Actually, they do know how to drive, in the sense that you get behind the wheel and the right peddle is "go" and the left peddle is "not go" (also "un-go" or "de-go," depending). They just don't know how to drive with each other.
Imagine a playground full of small children. Imagine all of these small children playing their own game with their own sets of rules. You've got kickball over here, dodgeball in that corner, basketball in the middle, maybe throw in a couple of jump ropes and a good game of high stakes poker. That's driving in Virginia.
I blame it on the clash of cultures.
New England is a great case study. Folks in Massachusetts drive one way, in New Hampshire they do it another. Everybody hates Rhode Island drivers; they're the worst.
But at least they understand the rules of the game (in Massachusetts the rules are: every man for himself; it's full contact sport; and "you don't talk about the driving rules in Massachusetts.") So when you're buzzing through Boston you know certain things. Like stopping for a stop sign is really rolling through it unless there is a cop, in which case you probably stop. Most of the time. You also expect the person taking a left after a red light to shoot out first, so as not to disrupt the flow of traffic.
Down here, you get a mix of that, toss in some obnoxious New York City motoring shenanigans and a touch of the Mass Turnpike on a busy day. But you've also got the southern hospitality factor.
The southern hospitality factor means slowing down for yellow light, so as to obey the letter of the law. Southern hospitality means deciding who will go first at a four-way stop needs negotiations reaching the Camp David Accords level. Southern hospitality means the speed limit is 25, dagnabbit, and that's the way it is, y'all understand?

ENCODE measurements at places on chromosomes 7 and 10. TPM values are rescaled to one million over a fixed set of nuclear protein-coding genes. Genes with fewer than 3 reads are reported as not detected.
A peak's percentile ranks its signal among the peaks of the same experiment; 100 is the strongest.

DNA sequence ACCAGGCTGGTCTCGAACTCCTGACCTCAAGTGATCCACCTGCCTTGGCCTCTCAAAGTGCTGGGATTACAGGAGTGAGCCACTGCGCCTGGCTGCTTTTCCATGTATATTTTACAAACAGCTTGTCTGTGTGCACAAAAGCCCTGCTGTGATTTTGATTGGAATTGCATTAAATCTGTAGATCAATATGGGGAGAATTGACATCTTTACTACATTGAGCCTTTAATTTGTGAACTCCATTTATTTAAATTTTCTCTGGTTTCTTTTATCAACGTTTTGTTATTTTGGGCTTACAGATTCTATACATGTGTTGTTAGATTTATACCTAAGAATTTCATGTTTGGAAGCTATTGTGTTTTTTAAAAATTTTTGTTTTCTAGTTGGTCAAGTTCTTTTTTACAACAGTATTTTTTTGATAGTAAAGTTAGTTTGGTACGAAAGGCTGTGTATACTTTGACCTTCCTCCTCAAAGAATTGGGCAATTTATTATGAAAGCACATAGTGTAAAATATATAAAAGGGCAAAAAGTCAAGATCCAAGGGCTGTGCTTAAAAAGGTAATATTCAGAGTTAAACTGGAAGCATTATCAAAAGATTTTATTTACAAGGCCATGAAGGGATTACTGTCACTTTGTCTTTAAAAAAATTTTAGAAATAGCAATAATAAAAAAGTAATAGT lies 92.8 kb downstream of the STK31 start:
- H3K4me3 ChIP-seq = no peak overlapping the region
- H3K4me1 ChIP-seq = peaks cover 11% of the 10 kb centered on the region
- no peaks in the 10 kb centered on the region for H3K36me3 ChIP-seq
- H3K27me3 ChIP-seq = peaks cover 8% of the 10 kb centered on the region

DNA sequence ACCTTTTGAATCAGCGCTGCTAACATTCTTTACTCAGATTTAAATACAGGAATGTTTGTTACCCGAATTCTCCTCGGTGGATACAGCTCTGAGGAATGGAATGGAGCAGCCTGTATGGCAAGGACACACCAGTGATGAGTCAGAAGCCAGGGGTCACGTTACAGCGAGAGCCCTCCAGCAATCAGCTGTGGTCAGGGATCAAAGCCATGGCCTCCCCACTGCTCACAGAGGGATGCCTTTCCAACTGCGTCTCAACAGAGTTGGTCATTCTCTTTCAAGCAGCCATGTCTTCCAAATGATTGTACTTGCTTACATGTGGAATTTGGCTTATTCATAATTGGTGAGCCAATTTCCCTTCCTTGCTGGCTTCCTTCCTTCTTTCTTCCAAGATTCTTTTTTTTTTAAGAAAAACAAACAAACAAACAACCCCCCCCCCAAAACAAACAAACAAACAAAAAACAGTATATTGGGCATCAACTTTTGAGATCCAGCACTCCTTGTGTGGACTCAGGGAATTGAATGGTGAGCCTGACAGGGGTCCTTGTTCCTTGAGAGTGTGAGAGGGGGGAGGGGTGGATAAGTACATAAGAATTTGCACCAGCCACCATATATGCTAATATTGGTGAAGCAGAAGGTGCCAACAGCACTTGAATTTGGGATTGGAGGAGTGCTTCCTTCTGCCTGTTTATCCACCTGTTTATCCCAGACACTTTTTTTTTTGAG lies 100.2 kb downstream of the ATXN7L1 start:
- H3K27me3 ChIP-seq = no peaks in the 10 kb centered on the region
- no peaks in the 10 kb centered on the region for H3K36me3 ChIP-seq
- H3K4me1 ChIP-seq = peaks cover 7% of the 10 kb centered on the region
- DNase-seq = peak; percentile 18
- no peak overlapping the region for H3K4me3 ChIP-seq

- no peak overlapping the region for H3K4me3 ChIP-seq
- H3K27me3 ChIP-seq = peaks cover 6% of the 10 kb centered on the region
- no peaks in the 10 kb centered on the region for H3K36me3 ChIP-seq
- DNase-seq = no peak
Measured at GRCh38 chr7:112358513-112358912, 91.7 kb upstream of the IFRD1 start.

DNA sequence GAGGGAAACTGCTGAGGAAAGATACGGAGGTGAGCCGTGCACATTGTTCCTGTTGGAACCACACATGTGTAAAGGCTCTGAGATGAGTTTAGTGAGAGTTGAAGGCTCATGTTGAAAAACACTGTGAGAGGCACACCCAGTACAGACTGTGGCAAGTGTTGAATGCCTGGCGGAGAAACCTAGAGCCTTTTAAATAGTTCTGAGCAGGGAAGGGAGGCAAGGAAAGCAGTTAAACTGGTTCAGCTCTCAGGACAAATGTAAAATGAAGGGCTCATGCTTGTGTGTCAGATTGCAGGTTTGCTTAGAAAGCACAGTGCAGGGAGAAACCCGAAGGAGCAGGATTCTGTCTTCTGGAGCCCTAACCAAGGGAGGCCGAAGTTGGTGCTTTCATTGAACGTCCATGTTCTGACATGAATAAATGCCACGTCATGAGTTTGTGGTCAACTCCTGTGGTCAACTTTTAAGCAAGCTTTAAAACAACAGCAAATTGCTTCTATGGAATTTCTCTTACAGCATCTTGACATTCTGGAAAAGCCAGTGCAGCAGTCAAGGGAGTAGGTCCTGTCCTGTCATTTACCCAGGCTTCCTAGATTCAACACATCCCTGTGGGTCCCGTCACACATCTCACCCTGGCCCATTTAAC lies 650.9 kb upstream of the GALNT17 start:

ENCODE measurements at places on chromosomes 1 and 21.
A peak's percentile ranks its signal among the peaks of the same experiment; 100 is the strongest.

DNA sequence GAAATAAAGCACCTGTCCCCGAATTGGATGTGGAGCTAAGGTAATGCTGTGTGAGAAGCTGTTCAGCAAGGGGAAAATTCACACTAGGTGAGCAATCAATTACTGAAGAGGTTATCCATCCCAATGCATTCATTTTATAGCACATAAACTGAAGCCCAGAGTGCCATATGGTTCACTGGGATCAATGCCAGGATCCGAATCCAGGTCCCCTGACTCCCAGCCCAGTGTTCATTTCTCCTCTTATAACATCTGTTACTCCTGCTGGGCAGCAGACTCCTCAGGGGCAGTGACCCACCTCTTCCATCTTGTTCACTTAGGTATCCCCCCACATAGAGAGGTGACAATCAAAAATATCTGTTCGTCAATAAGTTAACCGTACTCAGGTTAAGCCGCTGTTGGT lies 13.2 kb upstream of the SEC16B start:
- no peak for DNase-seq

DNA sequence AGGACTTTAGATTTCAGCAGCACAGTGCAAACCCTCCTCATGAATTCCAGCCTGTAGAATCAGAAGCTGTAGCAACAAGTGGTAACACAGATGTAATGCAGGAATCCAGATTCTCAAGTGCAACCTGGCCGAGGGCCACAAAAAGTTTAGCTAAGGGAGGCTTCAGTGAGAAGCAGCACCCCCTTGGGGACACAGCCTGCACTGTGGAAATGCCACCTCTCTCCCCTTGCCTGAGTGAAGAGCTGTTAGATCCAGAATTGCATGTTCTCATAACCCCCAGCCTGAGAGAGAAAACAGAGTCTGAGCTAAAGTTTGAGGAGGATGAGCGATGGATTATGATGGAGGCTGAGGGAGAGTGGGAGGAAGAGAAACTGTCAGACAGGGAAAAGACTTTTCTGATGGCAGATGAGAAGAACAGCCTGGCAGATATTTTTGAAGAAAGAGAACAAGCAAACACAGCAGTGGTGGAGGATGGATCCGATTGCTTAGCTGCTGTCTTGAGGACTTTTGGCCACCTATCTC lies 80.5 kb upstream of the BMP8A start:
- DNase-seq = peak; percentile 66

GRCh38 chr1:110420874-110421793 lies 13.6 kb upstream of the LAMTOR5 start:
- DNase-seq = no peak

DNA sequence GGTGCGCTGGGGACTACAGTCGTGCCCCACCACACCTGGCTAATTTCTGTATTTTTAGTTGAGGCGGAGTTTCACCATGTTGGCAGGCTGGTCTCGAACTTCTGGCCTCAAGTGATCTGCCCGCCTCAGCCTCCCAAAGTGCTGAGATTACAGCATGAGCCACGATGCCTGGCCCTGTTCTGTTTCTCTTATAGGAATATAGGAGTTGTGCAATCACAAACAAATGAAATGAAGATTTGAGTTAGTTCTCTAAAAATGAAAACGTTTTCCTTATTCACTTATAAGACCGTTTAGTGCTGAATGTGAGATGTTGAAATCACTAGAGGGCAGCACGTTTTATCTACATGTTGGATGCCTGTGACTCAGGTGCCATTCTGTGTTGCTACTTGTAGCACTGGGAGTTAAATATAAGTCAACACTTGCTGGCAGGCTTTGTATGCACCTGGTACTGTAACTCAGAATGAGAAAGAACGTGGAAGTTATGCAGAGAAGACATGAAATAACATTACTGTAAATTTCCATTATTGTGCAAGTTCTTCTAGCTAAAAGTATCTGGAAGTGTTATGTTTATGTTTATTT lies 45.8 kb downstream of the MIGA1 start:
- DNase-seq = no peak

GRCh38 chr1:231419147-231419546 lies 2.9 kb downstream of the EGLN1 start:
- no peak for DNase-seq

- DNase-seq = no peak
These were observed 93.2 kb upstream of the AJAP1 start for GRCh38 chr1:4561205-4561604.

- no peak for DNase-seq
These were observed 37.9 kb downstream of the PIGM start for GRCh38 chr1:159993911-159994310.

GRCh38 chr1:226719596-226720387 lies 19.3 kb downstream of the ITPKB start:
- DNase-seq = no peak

On the roads, these people don't play nice.
While their interaction is amusing to watch from afar, when you're actually in the midst of it, these people will drive you to white-knuckle driving. Now I understand why people here don't stray out onto the streets if there's a snowstorm. Hell, I wouldn't either. Why risk it?
I don't know, when approaching a changing light, whether I can hit the gas or the brakes. I don't know whether I'll be able to roll through a stop sign or have someone cut me off. Frankly, it's unsettling.
And I don't think I'm the only one left unsettled. How else can you explain the Metro raising its rates again? $2 and change is a decent price for living a few minutes longer.